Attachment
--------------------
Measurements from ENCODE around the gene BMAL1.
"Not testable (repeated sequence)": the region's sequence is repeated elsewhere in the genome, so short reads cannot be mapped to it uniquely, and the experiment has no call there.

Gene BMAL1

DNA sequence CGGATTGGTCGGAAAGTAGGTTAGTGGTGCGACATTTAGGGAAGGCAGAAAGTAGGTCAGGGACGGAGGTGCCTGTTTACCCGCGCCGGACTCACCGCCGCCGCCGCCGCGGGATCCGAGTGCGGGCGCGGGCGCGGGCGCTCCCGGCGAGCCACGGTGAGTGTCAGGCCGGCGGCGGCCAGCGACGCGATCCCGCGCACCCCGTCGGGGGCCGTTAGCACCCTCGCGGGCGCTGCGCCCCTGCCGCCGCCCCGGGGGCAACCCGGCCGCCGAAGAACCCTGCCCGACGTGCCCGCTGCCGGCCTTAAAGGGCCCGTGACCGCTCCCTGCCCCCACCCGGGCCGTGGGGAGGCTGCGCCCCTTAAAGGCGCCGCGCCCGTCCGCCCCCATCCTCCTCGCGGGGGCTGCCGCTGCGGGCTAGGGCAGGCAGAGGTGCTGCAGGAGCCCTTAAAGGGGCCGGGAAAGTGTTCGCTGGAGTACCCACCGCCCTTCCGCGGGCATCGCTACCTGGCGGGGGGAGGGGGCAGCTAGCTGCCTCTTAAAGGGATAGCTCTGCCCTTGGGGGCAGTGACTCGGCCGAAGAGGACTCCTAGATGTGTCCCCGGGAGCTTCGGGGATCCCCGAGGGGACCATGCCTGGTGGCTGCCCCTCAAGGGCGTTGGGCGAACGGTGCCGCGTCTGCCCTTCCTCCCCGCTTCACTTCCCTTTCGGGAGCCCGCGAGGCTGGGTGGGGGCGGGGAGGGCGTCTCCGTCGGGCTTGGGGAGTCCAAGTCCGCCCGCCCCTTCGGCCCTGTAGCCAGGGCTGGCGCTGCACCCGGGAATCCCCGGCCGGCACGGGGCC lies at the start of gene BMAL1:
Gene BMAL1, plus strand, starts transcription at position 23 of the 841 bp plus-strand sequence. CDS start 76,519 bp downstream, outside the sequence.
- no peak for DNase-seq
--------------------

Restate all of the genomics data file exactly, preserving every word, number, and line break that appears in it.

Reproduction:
Measurements from ENCODE around the gene BMAL1.
"Not testable (repeated sequence)": the region's sequence is repeated elsewhere in the genome, so short reads cannot be mapped to it uniquely, and the experiment has no call there.

Gene BMAL1

DNA sequence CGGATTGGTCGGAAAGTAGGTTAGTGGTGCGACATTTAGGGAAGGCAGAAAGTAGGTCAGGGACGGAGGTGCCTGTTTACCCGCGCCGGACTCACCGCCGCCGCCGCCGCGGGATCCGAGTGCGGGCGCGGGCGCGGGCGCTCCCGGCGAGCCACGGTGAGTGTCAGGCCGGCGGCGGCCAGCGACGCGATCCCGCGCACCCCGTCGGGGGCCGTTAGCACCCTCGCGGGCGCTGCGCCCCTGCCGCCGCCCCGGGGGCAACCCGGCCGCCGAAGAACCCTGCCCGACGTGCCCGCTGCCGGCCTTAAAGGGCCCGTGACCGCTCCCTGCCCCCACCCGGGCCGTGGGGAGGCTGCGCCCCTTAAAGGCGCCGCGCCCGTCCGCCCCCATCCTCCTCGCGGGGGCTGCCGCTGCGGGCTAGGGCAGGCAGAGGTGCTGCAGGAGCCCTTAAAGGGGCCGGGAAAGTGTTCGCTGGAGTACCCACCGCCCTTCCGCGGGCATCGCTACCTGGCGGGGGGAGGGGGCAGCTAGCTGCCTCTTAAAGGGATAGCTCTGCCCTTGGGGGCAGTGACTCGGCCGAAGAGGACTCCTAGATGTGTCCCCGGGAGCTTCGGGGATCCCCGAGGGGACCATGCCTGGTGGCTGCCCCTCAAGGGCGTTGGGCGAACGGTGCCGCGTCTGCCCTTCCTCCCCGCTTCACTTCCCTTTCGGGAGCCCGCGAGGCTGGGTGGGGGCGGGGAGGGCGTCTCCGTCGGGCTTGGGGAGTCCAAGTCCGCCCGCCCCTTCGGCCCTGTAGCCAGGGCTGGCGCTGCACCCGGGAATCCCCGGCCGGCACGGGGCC lies at the start of gene BMAL1:
Gene BMAL1, plus strand, starts transcription at position 23 of the 841 bp plus-strand sequence. CDS start 76,519 bp downstream, outside the sequence.
- no peak for DNase-seq